Levsen, Nicholas , Mort, Mark E. .
The Iowa Driftless Area: its role in the ice-age survival and post-glacial recolonization of the boreal forest species Chrysosplenium iowense (Saxifragaceae).
Chrysosplenium iowense (Saxifragaceae) is a southern Canadian boreal forest species with disjunct populations occurring sparsely in the Driftless Area of northeastern Iowa and southeastern Minnesota. The nature of this distribution is the result of relatively recent glacial episodes, but the centers of postglacial recolonization for this species have not yet been identified. While the Driftless Area, known to be a prominent glacial refugium, is a prime candidate for this role, current Canadian populations of C. iowense could be derived from refuges in the Canadian Rockies or from the expansive southern refuge in the central United States. We used Inter-Simple Sequence Repeats (ISSRs), in combination with geographic data, to determine patterns of genetic variation within C. iowense and identify source areas of postglacial recolonization. Results from FST and Monmonier analyses suggest that Canadian populations have been isolated from Iowan populations since before the last glacial maximum, and thus were not recently derived from Driftless Area populations. While source populations for recolonization are expected to exhibit relatively higher levels of genetic diversity and/or allelic richness, estimates of expected heterozygosity and private allele counts were unable to identify any such population(s). This study describes the population genetic structure of a regionally endangered relict species and is one of the first to assess the role of the Driftless Area in postglacial recolonization of high latitude environments.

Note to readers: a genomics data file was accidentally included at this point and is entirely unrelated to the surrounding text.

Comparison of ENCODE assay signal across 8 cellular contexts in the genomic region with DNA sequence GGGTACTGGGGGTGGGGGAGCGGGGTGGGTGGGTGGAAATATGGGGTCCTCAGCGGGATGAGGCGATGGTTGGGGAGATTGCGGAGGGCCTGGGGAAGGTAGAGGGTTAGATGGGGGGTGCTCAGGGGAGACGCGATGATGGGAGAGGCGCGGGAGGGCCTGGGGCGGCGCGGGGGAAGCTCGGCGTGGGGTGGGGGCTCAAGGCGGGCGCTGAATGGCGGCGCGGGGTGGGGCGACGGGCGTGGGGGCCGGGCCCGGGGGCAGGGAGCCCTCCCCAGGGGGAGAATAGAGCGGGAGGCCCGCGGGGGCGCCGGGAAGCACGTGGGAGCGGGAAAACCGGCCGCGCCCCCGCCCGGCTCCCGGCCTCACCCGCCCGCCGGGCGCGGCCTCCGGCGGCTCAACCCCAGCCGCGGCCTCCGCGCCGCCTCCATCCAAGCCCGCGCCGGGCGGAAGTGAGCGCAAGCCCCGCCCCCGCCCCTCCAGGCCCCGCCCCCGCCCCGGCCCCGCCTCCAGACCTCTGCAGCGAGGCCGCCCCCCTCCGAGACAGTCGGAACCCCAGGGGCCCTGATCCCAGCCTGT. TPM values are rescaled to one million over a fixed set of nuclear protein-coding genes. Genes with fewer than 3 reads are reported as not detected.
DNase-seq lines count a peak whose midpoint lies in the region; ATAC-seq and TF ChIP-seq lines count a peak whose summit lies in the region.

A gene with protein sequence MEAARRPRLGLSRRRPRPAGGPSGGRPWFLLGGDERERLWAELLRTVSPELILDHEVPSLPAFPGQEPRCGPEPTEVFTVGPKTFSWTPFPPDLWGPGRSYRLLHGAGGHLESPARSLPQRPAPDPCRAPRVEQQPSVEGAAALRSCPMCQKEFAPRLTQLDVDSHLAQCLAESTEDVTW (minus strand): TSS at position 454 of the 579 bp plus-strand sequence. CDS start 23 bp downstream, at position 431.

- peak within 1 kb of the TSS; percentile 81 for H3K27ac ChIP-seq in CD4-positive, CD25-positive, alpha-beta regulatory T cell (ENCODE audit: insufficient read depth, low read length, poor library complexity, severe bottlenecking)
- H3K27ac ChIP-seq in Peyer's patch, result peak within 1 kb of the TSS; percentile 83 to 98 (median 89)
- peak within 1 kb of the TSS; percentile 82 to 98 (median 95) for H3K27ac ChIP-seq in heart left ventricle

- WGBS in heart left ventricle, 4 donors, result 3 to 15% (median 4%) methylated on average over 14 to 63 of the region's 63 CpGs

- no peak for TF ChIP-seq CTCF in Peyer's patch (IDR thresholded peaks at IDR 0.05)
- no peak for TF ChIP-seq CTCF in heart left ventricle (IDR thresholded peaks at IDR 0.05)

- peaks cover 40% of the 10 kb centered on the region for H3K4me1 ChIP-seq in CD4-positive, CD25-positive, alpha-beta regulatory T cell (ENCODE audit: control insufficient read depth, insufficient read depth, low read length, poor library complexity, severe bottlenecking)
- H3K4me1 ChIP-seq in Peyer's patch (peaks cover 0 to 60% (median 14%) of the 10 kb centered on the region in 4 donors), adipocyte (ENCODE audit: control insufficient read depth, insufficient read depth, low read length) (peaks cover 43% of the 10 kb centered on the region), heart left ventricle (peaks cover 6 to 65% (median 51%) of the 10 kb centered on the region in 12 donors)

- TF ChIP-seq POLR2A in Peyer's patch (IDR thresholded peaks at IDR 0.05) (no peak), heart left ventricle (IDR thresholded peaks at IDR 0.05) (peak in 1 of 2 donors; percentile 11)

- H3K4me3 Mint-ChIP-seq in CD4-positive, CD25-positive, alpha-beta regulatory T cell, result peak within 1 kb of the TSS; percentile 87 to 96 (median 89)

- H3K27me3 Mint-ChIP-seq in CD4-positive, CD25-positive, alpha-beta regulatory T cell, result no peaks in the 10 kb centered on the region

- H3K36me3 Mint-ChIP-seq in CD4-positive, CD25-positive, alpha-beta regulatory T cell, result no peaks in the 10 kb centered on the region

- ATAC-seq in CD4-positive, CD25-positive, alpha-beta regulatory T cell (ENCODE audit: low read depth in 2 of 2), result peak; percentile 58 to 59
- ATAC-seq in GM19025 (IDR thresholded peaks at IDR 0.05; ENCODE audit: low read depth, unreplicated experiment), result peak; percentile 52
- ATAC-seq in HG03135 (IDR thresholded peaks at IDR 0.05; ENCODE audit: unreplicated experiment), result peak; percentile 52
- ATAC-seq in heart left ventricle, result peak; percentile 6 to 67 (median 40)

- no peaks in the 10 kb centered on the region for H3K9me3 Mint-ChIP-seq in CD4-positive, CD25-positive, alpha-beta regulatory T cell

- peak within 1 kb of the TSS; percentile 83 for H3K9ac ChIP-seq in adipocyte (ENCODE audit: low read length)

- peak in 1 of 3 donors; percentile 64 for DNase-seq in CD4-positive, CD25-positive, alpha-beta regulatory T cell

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1 - University of Kansas, Department of Ecology & Evolutionary Biology, Natural History Museum and Biodiversity Research Center, 1200 Sunnyside Avenue, Lawrence, Kansas, 66045-7534, USA
Presentation Type: Oral Paper:Papers for Topics
Location: Boulevard B/Hilton
Date: Monday, July 9th, 2007
Time: 8:15 AM